Yesterday as I was getting ready to head out the door to run some errands, I caught a friends Facebook status that said something about a school shooting in Connecticut. It seemed that there weren’t a lot of details at the moment but it seemed that there were only a few casualties. A blessing, I thought.
As I was driving around, listening to CNN on the radio I heard an interview with a parent who was in a meeting at the time of the shooting. She told of the Principle, Vice-Principle and school Psychologist leaving the room after hearing gunshots, and only one person coming back.
This seemed in line with what I had heard earlier and I though that this was the extent of the destruction.
As I started on my last leg of my journey, the details started to spill out.
I just started to cry. Right there in traffic on my way to Target.
I’ve written before about feeling jaded when these mass shootings happen, and for the most part, I am. The Oregon shooting just weeks ago didn’t even register a blip on my radar.
This hits much too close to home.
This was not someone who was bullied taking out his hurt and anger on the people who hurt him.
This was someone killing 6-year olds.
Two years ago, when the boys were first diagnosed, we didn’t bat an eyelash when they were put right into public school just 3 weeks later. They had just turned 2 years old.
Since day one, they have ridden the bus. They have their own cubbie for their jacket and backpack. They eat school lunches. They bring home art projects by the stack. They lose playground privileges when they act out.
They have an entire life, five days a week that I am not a part of. It’s been like this since they were TWO. This year they are gone for almost 6 hours a day, dividing time between two different schools. This isn’t some dress rehearsal for school- this is the real deal.
It didn’t strike me until yesterday just how much faith a parent has to have to do that. To put your two year old on a bus with a complete stranger who will hand them off to other (relative) strangers, and trust that they will come home safe at the end of the day. To trust that the people they are with will protect them and care for them in the way I would if I was there.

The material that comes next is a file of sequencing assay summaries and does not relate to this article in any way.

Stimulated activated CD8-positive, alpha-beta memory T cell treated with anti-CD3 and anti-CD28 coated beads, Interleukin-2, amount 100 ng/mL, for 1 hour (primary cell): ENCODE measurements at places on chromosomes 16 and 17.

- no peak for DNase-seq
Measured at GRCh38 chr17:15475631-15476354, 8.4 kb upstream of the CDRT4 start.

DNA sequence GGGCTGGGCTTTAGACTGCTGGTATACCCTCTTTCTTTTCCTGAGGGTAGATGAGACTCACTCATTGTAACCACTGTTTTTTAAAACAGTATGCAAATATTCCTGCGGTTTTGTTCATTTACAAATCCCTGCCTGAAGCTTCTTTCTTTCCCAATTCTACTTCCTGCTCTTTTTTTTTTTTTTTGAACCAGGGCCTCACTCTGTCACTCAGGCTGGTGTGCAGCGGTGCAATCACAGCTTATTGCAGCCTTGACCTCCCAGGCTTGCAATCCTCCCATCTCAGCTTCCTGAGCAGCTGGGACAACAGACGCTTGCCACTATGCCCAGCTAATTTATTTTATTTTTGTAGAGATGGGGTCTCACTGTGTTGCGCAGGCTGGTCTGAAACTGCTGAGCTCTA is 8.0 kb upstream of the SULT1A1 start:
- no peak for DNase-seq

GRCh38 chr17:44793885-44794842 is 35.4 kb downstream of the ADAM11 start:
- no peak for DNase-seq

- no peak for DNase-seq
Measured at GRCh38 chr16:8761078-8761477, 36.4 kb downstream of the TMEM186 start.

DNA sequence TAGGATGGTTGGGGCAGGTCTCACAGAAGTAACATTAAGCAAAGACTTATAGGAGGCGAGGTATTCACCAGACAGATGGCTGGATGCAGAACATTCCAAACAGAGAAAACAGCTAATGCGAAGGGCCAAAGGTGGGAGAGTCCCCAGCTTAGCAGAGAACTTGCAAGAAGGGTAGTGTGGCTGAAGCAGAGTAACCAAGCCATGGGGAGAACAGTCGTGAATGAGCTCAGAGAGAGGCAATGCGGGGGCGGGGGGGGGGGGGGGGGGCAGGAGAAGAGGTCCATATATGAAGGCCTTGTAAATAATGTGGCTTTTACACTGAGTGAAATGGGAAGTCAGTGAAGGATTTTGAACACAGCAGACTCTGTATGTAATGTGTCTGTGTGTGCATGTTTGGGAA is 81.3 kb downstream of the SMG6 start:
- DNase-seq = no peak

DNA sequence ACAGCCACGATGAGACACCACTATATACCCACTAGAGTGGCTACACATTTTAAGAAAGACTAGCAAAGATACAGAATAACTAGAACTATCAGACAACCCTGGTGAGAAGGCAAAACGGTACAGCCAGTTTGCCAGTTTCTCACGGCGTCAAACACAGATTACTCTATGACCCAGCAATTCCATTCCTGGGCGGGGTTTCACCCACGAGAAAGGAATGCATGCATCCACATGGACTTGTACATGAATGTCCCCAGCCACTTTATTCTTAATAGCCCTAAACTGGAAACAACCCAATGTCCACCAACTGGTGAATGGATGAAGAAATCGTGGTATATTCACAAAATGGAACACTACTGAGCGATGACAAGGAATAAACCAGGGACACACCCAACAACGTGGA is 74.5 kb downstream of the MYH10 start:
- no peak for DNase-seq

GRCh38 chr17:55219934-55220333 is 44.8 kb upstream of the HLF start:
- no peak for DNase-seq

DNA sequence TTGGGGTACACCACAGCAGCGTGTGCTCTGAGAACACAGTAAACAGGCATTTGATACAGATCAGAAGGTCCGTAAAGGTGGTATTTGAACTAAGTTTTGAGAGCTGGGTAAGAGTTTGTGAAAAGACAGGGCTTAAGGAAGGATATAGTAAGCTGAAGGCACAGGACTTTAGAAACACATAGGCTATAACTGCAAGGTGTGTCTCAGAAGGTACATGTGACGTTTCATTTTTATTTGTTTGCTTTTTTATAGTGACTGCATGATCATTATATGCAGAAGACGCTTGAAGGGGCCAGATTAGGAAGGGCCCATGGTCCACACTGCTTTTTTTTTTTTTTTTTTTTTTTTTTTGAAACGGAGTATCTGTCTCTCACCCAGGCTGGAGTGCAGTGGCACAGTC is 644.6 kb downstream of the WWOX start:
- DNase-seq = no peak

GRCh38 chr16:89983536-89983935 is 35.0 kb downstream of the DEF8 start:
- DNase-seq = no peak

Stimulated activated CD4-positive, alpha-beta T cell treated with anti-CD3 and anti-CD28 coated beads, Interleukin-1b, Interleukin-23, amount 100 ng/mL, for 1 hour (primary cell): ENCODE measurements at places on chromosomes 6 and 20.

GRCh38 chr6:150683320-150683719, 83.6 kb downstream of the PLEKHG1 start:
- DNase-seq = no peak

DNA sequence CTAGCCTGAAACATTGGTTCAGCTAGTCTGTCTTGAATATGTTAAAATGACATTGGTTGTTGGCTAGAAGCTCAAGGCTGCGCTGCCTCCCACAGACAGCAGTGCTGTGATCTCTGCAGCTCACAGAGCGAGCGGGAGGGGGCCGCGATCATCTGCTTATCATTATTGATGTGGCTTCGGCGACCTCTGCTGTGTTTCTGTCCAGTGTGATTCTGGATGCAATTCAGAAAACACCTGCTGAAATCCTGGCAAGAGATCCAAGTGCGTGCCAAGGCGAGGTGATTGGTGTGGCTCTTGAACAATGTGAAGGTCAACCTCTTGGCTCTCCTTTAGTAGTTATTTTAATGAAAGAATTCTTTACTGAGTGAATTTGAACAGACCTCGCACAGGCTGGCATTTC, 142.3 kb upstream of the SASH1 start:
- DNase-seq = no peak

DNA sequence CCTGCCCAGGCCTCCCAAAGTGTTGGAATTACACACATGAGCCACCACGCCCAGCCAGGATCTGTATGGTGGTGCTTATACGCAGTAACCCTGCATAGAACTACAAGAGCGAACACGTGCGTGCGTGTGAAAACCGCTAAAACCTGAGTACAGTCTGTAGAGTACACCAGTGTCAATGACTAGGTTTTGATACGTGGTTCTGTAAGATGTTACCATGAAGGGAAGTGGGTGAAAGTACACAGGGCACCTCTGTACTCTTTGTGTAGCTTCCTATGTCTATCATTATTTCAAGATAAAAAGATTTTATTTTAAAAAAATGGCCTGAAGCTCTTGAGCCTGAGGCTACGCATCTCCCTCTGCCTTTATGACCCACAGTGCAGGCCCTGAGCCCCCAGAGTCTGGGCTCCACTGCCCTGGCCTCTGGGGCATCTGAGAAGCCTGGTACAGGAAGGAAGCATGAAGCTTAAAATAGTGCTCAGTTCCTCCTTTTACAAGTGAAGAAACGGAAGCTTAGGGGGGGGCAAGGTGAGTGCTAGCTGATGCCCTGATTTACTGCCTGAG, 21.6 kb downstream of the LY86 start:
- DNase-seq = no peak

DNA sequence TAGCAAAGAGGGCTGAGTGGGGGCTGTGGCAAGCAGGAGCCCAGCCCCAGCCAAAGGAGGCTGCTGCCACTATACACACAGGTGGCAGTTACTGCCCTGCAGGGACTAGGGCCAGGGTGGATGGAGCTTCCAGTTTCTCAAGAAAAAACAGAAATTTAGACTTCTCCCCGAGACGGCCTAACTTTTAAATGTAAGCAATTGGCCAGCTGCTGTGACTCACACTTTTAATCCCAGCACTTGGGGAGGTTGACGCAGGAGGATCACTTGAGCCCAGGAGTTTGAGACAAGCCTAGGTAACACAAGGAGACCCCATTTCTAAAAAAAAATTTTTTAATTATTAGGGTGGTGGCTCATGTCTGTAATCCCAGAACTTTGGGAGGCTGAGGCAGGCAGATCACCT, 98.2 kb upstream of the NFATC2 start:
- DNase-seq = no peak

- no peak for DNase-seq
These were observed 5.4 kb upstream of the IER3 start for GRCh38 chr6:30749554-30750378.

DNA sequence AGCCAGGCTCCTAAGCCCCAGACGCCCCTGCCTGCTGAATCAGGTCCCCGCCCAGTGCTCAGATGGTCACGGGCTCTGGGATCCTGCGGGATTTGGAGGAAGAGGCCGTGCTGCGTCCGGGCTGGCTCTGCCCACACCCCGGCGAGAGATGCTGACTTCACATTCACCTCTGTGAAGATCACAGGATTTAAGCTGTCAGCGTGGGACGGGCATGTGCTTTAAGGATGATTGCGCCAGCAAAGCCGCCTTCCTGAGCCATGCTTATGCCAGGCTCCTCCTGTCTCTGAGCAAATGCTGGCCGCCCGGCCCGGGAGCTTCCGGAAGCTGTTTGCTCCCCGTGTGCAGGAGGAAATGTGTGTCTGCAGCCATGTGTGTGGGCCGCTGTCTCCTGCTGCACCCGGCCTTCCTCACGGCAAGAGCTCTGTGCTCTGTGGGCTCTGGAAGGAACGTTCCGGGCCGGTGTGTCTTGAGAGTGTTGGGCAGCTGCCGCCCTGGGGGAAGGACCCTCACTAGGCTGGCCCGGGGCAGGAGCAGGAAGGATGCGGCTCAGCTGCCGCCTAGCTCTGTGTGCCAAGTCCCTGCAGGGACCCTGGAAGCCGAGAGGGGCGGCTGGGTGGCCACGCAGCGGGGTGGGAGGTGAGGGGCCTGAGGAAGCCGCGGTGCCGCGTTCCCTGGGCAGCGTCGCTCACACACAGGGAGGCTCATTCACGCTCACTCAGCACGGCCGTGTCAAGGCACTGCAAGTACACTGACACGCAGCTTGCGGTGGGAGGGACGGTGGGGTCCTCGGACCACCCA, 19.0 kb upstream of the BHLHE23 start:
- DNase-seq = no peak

When the boys bus pulled up to our driveway yesterday afternoon I bounded up the stairs to unbuckle them from their seats. The driver took one look at me and said “Today has been a terrible day.” In that moment I didn’t know whether to hug him (for acknowledging my tear stained face) or smother my kids in kisses (simply because I could).
Today I spent the morning at a parent support group discussing safety precautions at one of the boys schools. How they are making sure the school is safe for the kids. If/ When/ How to talk to our kids about things like this. Whether the kids should be prepared in any way via a lock-down drill like they do tornado and fire drills or whether that would create added anxiety for them.
I’m sure we will be hearing more in the coming days about safety measures from both schools. It astounds me that at the age of 4, this is now part of their life.
I did not worry about things like this.
Of course, hearing the word “Autism” bandied about is adding lots of extra anxiety.
Autism is not a mental illness- the news media needs to stop calling it that.
There is enough stigma that comes with a diagnosis, I do not want my kids to grow up and be pegged as loose cannons because they are socially awkward or keep to themselves.
To all of the teachers at Sandy Hook who kept those children safe,
who read stories to keep them calm,
who gave hugs and told those children they were loved,
who barricaded doors with their own bodies,
who sacrificed their lives to save the lives of their students.
I don’t know whether to call you heroes, or angels walking on earth, but I can only hope that my kids are in such caring hands.